This community accessibility work continues to be extremely fun, interesting and challenging. I do hope someday to see more end users actually join our community and benefit from the work or participate in these projects which benefit everyone.
In the past there was at least one talented blind developer who tried to get deep in the Mozilla project right away, but didn't get the support they needed to get started. This is why I've added a lot of starter and intermediate projects to the list above. I think it's often better to get started by dipping your toe in, and just using/testing/document the technologies rather than trying to fix bugs in the core.
If we see a community volunteer that is doing good work, who wants to do more but needs to be paid for their time and expertise, the Mozilla Foundation have been known to provide grants to allow them to continue work in open source accessibility. In my opinion, the Mozilla Foundation is quite visionary in the willingness to support the community in this way, and deserves to be commended. As much as possible I'll continue to facilitate using this program to bring talent to bear on a11y problems which benefit the entire community.
- Aaron james.homme@xxxxxxxxxxxx wrote:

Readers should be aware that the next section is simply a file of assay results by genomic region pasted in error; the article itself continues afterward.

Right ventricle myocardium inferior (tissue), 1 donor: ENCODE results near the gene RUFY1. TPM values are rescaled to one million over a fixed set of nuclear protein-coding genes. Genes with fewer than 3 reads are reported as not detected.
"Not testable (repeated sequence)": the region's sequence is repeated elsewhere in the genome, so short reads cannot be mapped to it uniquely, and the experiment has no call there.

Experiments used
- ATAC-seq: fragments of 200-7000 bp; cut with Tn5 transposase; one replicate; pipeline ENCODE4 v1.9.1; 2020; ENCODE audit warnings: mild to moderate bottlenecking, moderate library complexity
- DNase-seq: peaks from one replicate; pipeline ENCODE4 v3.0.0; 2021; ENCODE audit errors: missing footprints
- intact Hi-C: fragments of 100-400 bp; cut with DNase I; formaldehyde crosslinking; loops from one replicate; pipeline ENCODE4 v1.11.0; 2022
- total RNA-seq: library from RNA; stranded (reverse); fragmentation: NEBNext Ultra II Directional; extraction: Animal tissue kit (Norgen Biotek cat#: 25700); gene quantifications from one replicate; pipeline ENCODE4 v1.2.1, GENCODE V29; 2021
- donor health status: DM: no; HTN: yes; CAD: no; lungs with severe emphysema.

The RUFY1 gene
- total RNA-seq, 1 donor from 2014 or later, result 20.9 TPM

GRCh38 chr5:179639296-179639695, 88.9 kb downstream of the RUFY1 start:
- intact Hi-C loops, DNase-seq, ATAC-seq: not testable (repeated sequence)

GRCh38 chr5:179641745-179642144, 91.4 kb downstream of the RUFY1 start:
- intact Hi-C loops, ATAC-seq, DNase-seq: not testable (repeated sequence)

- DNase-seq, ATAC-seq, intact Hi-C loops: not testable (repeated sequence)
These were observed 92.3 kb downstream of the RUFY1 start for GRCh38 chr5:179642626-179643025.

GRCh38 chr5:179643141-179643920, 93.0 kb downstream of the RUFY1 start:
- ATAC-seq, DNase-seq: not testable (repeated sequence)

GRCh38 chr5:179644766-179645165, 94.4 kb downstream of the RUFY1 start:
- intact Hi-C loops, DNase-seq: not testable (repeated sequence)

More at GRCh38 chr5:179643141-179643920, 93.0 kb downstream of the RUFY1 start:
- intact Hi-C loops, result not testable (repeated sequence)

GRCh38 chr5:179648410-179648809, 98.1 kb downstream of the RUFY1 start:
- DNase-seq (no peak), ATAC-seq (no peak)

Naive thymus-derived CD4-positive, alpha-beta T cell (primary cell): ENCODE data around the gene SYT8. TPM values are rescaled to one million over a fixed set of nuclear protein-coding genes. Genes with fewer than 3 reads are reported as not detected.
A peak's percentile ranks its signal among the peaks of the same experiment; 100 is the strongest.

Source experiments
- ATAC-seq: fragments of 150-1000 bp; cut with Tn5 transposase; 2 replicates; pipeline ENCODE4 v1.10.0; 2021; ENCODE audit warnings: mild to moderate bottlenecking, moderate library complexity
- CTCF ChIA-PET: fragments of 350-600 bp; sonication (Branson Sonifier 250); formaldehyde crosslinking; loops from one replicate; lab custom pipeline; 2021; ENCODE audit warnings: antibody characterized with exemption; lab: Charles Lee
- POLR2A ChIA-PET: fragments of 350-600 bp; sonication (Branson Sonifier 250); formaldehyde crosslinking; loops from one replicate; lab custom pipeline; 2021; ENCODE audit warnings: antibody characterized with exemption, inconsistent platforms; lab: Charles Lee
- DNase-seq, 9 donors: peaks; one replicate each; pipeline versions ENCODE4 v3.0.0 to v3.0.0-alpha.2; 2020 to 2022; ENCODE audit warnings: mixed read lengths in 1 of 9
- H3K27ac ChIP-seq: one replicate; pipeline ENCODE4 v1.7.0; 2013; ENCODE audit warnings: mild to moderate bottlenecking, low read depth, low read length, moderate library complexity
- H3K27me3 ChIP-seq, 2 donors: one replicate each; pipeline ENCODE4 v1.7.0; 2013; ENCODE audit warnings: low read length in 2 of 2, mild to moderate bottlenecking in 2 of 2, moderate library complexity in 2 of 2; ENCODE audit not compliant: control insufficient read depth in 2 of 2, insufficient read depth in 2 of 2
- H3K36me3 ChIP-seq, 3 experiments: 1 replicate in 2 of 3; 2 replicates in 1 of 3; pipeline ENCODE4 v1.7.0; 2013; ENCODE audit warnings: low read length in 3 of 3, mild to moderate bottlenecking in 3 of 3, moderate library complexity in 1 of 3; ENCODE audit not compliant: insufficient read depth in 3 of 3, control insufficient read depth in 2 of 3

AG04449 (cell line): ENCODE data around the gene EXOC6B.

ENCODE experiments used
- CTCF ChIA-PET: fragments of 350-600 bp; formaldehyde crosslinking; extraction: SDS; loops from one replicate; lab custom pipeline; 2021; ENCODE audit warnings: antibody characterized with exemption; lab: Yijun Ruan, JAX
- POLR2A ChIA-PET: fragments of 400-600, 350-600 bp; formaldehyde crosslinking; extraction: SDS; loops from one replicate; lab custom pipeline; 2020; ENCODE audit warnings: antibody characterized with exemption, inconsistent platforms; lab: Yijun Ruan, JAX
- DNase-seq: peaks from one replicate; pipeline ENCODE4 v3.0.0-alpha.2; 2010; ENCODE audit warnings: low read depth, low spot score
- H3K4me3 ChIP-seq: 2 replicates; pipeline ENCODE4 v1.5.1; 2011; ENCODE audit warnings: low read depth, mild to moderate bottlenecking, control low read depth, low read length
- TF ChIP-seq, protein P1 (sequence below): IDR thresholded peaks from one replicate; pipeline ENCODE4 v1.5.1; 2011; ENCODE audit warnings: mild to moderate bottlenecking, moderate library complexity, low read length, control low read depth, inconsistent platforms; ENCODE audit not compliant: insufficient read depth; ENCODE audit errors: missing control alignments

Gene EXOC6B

Hi Arron, In what capacities can people get involved. Speaking for myself, I am a good HTML person. I can do CSS if I have a reference in front of me. I can do scripting with a reference in front of me. I can definitely document. I can test and give clear feedback. Just ask Jamal. I give him good feedback most of the time. Jim James D Homme, , Usability Engineering, Highmark Inc., james.homme@xxxxxxxxxxxx, 412-544-1810 "It's more important for me to start to do the right thing than it is to wait until I think I can do it just right.""Aaron Leventhal" <aaronlev@moonset .net> To Sent by: programmingblind@xxxxxxxxxxxxx programmingblind- cc bounce@freelists. org Subject Re: An introduction to XML User Interface Language (XUL) 10/24/2007 10:56 AM Please respond to programmingblind@ freelists.orgI know of at least one screen reader user who's been able to fix bugs in Firefox's UI using XUL. You may be interested in the XUL accessibility guidelines: http://developer.mozilla.org/en/docs/XUL_accessibility_guidelines Because XUL is declarative it makes it easier to arrange and debug and UI, and also makes it possible to write a validator that checks accessibility. Work started on those projects (from WebAIM), but it's currently stalled. We'd love to see that kind of work keep going. - Aaron james.homme@xxxxxxxxxxxx wrote:Hi, I don't know how useful this would be, but I got a link to it and thought someone might want to read it.Jim James D Homme, , Usability Engineering, Highmark Inc., james.homme@xxxxxxxxxxxx, 412-544-1810 "It's more important for me to start to do the right thing than it is to wait until I think I can do it just right." __________ View the list's information and change your settings at //www.freelists.org/list/programmingblind__________ View the list's information and change your settings at //www.freelists.org/list/programmingblind __________View the list's information and change your settings at //www.freelists.org/list/programmingblind
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